July 26


Lone Saturday on our own, the bugs mainly died but it is disgusting to clean, our bread went mildewed too so we wouldn’t have anything to eat unless we go out (well we have nothing at all in the house either).

Our CUI office building along Ethio-China Friendship Road (Tebaber Berta Business Centre)


We only walked out of the house in the afternoon (Colin did a tour in the morning though, I slept). We walked along Ethio-China Friendship Avenue and Bole road in the area where we live, looking at the price in different supermarket. We reached NY Café and went to eat in for a pizza, what got annoying is that the waiter surcharged us and we had to argue, even if we paid 10Birr less it was still above what was the real price. We definitely will need to take care and watch our receipt everytime.


On the way back it was raining hard and a short blackout affected the area, we stopped to buy some goods for tomorrow and especially toilet paper.

A view on our house from the gate


The usual, being noticed as the white person (although there were some in NY café, it is easy to notice the actual expats places) and being begged and paying huge hurtful amount for what we obtained.

I actually also got pretty mad at the Canadian Government, which sent us there without any support or actual care. The CIDA just sent interns like that while they have to absorb the cost for the plane ticket, the housing, the huge inflation, losing our own money on the currency exchange rates. I definitely decided that I will refused to make any promotion for the CIDA and government, what actually if we get robbed, it is my computer that I needed to bring for work. It is my own money that I need to provide in advance for all my cost, it is my future that I put at risk for when I will step back in Canada, homeless and penniless.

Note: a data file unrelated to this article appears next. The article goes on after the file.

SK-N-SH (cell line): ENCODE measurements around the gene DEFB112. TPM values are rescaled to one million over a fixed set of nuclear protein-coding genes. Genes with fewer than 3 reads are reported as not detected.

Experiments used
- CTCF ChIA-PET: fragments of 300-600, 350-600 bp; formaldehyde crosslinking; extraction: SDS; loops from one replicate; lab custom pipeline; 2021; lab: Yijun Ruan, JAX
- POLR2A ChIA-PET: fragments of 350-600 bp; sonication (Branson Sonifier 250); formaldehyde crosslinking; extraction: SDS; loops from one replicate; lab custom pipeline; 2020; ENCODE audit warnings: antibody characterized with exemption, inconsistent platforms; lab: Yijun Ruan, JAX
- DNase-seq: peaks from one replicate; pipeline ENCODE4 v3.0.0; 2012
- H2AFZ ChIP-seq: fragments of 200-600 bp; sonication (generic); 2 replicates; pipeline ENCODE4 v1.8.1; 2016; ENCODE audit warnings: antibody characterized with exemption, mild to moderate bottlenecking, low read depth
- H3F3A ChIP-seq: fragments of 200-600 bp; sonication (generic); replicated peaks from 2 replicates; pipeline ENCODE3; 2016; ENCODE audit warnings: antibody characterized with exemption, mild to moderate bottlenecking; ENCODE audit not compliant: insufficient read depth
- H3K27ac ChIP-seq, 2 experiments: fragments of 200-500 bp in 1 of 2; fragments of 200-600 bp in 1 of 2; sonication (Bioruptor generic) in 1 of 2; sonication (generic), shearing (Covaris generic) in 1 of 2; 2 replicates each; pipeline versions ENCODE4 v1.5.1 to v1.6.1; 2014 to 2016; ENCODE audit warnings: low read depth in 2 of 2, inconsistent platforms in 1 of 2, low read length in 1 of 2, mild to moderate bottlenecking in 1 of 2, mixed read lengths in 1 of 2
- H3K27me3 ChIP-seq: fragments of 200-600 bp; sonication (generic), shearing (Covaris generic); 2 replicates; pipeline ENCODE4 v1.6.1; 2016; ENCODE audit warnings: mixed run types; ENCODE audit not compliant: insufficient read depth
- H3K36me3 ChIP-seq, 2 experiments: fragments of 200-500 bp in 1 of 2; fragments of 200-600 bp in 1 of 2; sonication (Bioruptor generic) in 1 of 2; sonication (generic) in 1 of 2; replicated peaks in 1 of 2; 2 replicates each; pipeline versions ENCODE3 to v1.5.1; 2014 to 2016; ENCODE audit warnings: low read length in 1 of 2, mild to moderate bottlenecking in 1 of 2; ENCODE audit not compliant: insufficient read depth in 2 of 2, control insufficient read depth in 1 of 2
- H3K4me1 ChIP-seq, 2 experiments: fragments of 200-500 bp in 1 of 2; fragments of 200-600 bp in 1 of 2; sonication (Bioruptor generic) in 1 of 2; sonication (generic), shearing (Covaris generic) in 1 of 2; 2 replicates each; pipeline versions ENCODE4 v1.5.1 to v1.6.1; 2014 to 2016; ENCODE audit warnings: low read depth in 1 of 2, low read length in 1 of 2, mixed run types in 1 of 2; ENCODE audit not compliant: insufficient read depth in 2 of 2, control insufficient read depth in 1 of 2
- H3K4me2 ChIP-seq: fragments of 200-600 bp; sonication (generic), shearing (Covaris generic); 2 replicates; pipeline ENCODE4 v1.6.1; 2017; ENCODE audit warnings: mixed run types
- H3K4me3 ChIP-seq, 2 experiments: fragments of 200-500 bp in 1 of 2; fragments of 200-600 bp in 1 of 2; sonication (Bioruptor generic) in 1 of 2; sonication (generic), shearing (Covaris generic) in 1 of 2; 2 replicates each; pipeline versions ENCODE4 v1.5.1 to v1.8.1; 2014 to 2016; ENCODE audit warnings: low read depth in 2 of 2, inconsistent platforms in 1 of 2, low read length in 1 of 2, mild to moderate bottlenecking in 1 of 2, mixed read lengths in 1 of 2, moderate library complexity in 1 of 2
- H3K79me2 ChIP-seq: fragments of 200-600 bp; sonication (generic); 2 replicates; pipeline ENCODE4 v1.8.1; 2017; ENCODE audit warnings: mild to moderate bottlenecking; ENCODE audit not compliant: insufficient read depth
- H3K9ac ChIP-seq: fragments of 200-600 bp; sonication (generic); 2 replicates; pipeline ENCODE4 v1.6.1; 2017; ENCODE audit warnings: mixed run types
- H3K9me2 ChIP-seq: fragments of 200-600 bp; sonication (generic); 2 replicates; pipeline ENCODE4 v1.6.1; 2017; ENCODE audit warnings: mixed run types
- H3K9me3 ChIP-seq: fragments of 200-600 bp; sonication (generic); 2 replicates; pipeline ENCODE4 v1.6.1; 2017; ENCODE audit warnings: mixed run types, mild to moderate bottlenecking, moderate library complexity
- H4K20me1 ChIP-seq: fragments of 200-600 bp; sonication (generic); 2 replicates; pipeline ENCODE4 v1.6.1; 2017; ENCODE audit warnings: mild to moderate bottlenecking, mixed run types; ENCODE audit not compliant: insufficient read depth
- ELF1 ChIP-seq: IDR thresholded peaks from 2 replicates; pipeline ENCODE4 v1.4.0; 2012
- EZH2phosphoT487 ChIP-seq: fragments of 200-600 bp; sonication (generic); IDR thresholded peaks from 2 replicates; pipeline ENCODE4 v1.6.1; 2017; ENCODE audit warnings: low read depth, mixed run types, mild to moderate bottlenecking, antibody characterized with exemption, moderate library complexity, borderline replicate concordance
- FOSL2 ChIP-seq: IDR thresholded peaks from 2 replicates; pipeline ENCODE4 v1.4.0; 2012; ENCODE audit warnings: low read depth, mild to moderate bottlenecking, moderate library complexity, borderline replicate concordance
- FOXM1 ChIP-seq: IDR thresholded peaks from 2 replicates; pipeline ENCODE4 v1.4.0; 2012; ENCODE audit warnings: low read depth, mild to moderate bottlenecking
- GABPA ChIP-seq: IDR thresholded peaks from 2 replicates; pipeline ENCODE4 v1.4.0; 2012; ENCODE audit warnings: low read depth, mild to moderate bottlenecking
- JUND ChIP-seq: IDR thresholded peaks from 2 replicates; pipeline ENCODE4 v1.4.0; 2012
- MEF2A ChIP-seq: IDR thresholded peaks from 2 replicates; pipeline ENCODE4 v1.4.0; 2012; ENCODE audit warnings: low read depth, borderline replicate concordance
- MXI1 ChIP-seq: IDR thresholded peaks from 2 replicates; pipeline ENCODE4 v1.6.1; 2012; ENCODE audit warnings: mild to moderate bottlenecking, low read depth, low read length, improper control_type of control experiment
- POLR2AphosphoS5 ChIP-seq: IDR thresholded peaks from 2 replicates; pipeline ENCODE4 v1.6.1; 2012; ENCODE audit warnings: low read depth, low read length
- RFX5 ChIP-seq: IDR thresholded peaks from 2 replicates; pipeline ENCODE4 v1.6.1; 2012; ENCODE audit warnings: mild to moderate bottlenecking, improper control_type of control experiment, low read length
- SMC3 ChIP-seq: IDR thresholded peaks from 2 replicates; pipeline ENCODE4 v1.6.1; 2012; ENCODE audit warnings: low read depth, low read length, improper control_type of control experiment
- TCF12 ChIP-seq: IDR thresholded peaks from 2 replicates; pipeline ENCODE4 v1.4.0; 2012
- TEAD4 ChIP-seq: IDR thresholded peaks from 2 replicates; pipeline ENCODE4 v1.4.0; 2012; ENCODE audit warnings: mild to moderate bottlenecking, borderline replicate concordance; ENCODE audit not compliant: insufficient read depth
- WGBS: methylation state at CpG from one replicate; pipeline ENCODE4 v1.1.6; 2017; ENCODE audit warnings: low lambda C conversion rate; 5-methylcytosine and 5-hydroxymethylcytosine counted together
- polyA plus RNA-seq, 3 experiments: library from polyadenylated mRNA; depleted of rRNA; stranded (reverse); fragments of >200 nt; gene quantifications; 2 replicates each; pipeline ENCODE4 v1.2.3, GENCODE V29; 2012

Access road to our house
How is this tolerable, especially when you know that the subvention given to any interns are the same. Which means that interns going to Cuba won’t have high price flight tickets, high price vaccinations and all the such. CIDA has revealed to be a shameful organization, there is no way their name appear on my report, and actually fuck them. They should have managed accommodation for us, especially on the first days. There is no reason for us to be forced to pay hotel expenses to then after path their back.


July 27


We left only late during the day to have a long walk, we walked on the other direction on Ethio-China and arrived to the construction site, where they basically build the southern side of the Ring.

Afternoon Flooding Rain in Addis Ababa
That construction is done by a Chinese company, so there were a few Chinese builder yelling at an Ethiopian. The funny thing is that the Ethiopian probably thought I was from the office or so (which is European). Anyway, as usual I am being noticed quickly and the eyes are most of the time on me while I was around.